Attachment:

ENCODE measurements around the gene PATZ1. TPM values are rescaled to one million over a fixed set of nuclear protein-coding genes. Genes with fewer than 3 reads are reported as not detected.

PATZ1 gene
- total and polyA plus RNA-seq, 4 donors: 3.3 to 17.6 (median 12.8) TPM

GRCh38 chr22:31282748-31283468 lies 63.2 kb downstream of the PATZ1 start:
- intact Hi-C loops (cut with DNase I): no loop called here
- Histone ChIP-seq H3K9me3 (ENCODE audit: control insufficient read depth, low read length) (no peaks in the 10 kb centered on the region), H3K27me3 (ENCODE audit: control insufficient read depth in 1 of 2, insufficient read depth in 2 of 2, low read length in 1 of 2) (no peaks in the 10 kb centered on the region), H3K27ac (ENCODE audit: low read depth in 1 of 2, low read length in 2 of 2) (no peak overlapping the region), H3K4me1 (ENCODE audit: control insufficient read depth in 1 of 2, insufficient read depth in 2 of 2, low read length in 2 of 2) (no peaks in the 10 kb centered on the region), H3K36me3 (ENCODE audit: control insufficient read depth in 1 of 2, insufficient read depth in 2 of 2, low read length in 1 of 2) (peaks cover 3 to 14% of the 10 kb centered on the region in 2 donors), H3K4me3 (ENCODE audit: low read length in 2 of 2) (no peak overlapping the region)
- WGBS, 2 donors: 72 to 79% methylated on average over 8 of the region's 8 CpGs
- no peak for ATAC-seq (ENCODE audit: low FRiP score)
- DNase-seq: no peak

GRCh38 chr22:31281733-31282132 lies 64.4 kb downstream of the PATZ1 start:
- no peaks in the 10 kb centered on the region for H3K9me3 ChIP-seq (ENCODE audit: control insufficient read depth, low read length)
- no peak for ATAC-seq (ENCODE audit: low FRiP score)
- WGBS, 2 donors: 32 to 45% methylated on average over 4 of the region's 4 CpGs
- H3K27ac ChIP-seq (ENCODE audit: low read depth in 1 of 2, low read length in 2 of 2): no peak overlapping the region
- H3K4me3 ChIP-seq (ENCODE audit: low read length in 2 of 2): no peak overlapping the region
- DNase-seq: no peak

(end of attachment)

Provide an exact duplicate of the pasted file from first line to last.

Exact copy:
ENCODE measurements around the gene PATZ1. TPM values are rescaled to one million over a fixed set of nuclear protein-coding genes. Genes with fewer than 3 reads are reported as not detected.

PATZ1 gene
- total and polyA plus RNA-seq, 4 donors: 3.3 to 17.6 (median 12.8) TPM

GRCh38 chr22:31282748-31283468 lies 63.2 kb downstream of the PATZ1 start:
- intact Hi-C loops (cut with DNase I): no loop called here
- Histone ChIP-seq H3K9me3 (ENCODE audit: control insufficient read depth, low read length) (no peaks in the 10 kb centered on the region), H3K27me3 (ENCODE audit: control insufficient read depth in 1 of 2, insufficient read depth in 2 of 2, low read length in 1 of 2) (no peaks in the 10 kb centered on the region), H3K27ac (ENCODE audit: low read depth in 1 of 2, low read length in 2 of 2) (no peak overlapping the region), H3K4me1 (ENCODE audit: control insufficient read depth in 1 of 2, insufficient read depth in 2 of 2, low read length in 2 of 2) (no peaks in the 10 kb centered on the region), H3K36me3 (ENCODE audit: control insufficient read depth in 1 of 2, insufficient read depth in 2 of 2, low read length in 1 of 2) (peaks cover 3 to 14% of the 10 kb centered on the region in 2 donors), H3K4me3 (ENCODE audit: low read length in 2 of 2) (no peak overlapping the region)
- WGBS, 2 donors: 72 to 79% methylated on average over 8 of the region's 8 CpGs
- no peak for ATAC-seq (ENCODE audit: low FRiP score)
- DNase-seq: no peak

GRCh38 chr22:31281733-31282132 lies 64.4 kb downstream of the PATZ1 start:
- no peaks in the 10 kb centered on the region for H3K9me3 ChIP-seq (ENCODE audit: control insufficient read depth, low read length)
- no peak for ATAC-seq (ENCODE audit: low FRiP score)
- WGBS, 2 donors: 32 to 45% methylated on average over 4 of the region's 4 CpGs
- H3K27ac ChIP-seq (ENCODE audit: low read depth in 1 of 2, low read length in 2 of 2): no peak overlapping the region
- H3K4me3 ChIP-seq (ENCODE audit: low read length in 2 of 2): no peak overlapping the region
- DNase-seq: no peak